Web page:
When he had said this, Jesus was deeply troubled and testified, “Amen, amen, I say to you, one of you will betray me.” The disciples looked at one another, at a loss as to whom he meant. One of his disciples, the one whom Jesus loved, was reclining at Jesus’s side. So Simon Peter nodded to him to find out whom he meant. He leaned back against Jesus’s chest and said to him, “Master, who is it?” Jesus answered, “It is the one to whom I hand the morsel after I have dipped it.” So he dipped the morsel and [took it and] handed it to Judas, son of Simon the Iscariot. After he took the morsel, Satan entered him. So Jesus said to him, “What you are going to do, do quickly.” [Now] none of those reclining at table realized why he said this to him. Some thought that since Judas kept the money bag, Jesus had told him, “Buy what we need for the feast,” or to give something to the poor. So he took the morsel and left at onc e. And it was night. When he had left, Jesus said, “Now is the Son of Man glorified, and God is glorified in him. [If God is glorified in him,] God will also glorify him in himself, and he will glorify him at once. My children, I will be with you only a little while longer. You will look for me, and as I told the Jews, ‘Where I go you cannot come,’ so now I say it to you.” Simon Peter said to him, “Master, where are you going?” Jesus answered [him], “Where I am going, you cannot follow me now, though you will follow later.” Peter said to him, “Master, why can’t I follow you now? I will lay down my life for you.” Jesus answered, “Will you lay down your life for me? Amen, amen, I say to you, the cock will not crow before you deny me three times.”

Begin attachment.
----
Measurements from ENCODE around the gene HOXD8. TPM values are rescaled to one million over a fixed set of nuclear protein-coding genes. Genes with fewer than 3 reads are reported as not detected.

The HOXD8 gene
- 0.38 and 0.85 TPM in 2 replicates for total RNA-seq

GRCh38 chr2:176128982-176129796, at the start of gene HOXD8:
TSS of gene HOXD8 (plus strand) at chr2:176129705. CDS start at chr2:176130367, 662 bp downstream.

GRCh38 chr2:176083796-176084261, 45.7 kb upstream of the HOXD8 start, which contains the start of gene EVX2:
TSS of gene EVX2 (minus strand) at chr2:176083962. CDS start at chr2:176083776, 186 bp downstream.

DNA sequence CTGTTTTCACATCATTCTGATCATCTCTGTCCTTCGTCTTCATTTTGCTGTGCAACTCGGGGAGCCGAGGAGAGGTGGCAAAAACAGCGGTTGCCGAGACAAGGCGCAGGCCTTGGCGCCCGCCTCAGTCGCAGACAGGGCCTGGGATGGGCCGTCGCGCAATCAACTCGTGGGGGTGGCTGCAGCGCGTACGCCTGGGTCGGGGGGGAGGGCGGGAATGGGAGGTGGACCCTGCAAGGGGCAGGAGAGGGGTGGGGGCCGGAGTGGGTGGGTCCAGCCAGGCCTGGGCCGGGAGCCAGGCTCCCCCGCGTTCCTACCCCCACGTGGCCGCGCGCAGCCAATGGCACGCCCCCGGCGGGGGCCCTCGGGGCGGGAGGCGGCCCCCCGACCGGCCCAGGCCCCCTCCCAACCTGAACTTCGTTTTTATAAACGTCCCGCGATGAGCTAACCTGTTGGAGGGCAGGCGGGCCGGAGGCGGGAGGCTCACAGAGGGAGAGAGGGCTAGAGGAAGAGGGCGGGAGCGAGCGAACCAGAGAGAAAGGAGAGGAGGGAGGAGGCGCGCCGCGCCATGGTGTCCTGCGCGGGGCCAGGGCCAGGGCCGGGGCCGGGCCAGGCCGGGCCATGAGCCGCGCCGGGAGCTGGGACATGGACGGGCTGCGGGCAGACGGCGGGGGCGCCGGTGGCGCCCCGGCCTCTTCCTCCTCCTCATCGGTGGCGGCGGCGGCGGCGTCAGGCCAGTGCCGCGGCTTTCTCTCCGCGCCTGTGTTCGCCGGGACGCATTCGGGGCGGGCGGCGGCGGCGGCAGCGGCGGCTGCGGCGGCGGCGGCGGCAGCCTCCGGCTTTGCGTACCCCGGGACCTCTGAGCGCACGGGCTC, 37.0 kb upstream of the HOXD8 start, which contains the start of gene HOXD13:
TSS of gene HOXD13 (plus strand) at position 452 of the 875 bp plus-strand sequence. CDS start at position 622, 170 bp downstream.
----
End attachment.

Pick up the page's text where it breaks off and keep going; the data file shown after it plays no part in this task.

Opening Prayer: Come Holy Spirit, open my heart to hear what you want me to hear. Help me to draw close to Christ always.